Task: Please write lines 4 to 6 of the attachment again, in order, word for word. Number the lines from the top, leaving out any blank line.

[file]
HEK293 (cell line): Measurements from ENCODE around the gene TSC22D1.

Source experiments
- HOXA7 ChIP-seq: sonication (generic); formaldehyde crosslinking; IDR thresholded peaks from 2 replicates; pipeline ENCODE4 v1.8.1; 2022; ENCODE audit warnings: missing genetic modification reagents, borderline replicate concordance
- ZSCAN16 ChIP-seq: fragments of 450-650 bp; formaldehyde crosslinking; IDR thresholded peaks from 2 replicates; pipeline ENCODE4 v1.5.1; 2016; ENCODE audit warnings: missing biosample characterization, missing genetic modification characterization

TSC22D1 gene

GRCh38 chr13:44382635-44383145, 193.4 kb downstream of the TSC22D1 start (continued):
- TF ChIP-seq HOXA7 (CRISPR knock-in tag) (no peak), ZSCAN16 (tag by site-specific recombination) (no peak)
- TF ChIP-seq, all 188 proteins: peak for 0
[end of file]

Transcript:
- ZSCAN16 ChIP-seq: fragments of 450-650 bp; formaldehyde crosslinking; IDR thresholded peaks from 2 replicates; pipeline ENCODE4 v1.5.1; 2016; ENCODE audit warnings: missing biosample characterization, missing genetic modification characterization

TSC22D1 gene

GRCh38 chr13:44382635-44383145, 193.4 kb downstream of the TSC22D1 start (continued):